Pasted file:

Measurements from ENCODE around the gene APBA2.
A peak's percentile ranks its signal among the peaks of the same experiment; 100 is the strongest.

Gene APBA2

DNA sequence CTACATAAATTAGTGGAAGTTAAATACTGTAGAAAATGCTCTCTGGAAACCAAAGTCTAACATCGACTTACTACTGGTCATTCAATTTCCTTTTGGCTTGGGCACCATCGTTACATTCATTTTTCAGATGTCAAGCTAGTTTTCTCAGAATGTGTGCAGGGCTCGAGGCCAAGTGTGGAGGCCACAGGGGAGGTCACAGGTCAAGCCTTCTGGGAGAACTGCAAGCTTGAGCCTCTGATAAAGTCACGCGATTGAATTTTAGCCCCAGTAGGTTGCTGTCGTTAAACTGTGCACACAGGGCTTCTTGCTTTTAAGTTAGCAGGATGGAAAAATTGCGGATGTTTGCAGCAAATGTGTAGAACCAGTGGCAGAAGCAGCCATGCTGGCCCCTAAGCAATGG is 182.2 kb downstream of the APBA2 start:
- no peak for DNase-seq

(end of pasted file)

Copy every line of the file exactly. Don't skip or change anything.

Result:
Measurements from ENCODE around the gene APBA2.
A peak's percentile ranks its signal among the peaks of the same experiment; 100 is the strongest.

Gene APBA2

DNA sequence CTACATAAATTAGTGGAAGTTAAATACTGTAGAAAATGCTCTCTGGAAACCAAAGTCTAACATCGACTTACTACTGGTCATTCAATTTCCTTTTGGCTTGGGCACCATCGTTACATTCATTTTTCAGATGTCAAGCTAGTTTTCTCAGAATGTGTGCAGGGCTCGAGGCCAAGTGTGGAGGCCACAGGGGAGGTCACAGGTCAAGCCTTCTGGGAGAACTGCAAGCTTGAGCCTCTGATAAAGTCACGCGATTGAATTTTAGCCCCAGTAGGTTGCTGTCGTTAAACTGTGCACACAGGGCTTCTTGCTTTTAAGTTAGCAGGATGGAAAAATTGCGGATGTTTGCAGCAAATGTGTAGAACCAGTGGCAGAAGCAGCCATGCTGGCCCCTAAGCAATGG is 182.2 kb downstream of the APBA2 start:
- no peak for DNase-seq